Marianne then introduced three panel guests, Caroline Thorley-Farrer, group Mobility director at Worley, Jenny Hinde, executive director at the Clear Company, and Salma Shah, founder of Mastering your Power, a coach, and author, who are all featured in the 40 Global Outstanding Women. The discussion focused on how diversity and inclusion presented excellent opportunities for organizations and how to overcome challenges and difficulties.
Caroline Thorley-Farrer suggested that international assignments might be made shorter to appeal to more candidates, especially in cases where assignees are sent to hardship locations, such as Mongolia, where it is challenging for families and partners to follow. Jenny Hinde described how many organizations were keen to incorporate DE&I into their policies but were unsure where to start. Salma Shah stressed that women’s advancement needed to be viewed through an intersectional lens, recognizing that women are not a single homogenous group but come from many diverse cultures, backgrounds, and experiences.
The attendees then had a lively discussion on how to advance women’s international careers. They exchanged insights and experiences on how to support women and help them thrive in the rapidly changing global workplace. Many emphasized the importance of support and mentoring and the need to help younger women develop confidence and find their voice. Attendees agreed that having the opportunity to take an international assignment early in their careers provided them with significant advantages and experience in understanding different cultures and work styles.
SPONSORSHIP & VISIBILITY
Following a delightful lunch, Dr Anino Emuwa, a renowned international management consultant and researcher who has over 25 years of experience in banking, was introduced by Fiona Murchie. Dr Emuwa began her speech by quoting Carla Harris, Senior Client Advisor at Morgan Stanley, who said that “hard work does not complete your success equation.” Dr Emuwa explained that there is more to managing a career than just hard work.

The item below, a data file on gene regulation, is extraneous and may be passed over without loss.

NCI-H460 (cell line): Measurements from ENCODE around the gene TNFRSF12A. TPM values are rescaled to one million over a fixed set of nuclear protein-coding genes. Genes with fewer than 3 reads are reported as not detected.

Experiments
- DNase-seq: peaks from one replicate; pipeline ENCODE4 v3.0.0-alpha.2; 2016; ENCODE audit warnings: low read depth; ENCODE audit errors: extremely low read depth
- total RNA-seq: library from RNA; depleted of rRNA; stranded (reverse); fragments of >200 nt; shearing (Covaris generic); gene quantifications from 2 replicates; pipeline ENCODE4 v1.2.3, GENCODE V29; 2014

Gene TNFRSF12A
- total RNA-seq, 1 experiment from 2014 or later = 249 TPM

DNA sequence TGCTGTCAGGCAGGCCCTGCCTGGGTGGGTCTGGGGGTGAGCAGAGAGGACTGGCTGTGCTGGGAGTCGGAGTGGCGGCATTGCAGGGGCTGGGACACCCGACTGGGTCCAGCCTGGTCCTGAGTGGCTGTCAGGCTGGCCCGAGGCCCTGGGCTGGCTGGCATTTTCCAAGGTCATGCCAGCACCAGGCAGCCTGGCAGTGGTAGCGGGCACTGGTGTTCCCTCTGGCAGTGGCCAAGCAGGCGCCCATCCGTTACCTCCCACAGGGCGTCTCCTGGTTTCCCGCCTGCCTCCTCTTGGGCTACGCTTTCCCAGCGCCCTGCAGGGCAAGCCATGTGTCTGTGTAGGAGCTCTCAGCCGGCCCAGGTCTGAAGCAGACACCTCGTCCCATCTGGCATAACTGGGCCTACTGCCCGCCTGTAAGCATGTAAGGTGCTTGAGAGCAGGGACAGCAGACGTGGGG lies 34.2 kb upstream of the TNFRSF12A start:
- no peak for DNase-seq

One also needs sponsorship and visibility – the attention of people who are making influential decisions. To fast-track and improve your career, Dr Emuwa described how women need to be “TMA” or “top of mind awareness.” Women who articulate their value and explain why they are perfect for a role are the ones who will succeed.
Dr Emuwa advised that women should be clear about their values and have career goals for the next 12 to 18 months. They should leverage the next step with their unique value proposition, which could involve creating content such as blogs and thought leader articles, ensuring their LinkedIn profile is up-to-date, and using social media to communicate where they are going in their career. She emphasized the importance of thought leadership, sharing unique experiences and perspectives, and coming from a place of knowledge to inspire and influence others.
Dr Emuwa recommended networking, which can provide support and opportunities through word of mouth. She encouraged women to speak publicly, even if they are natural introverts, as it is a skill that can be learned, and people attend events to learn from speakers.
She suggested that women join groups such as 100 Women at Davos, which is a community focused on leadership that aims to bring change. Dr Emuwa also encouraged men to be part of the discussion about using the talent of women and suggested that women could step forward to fill the talent gap in technology and be part of the future of success.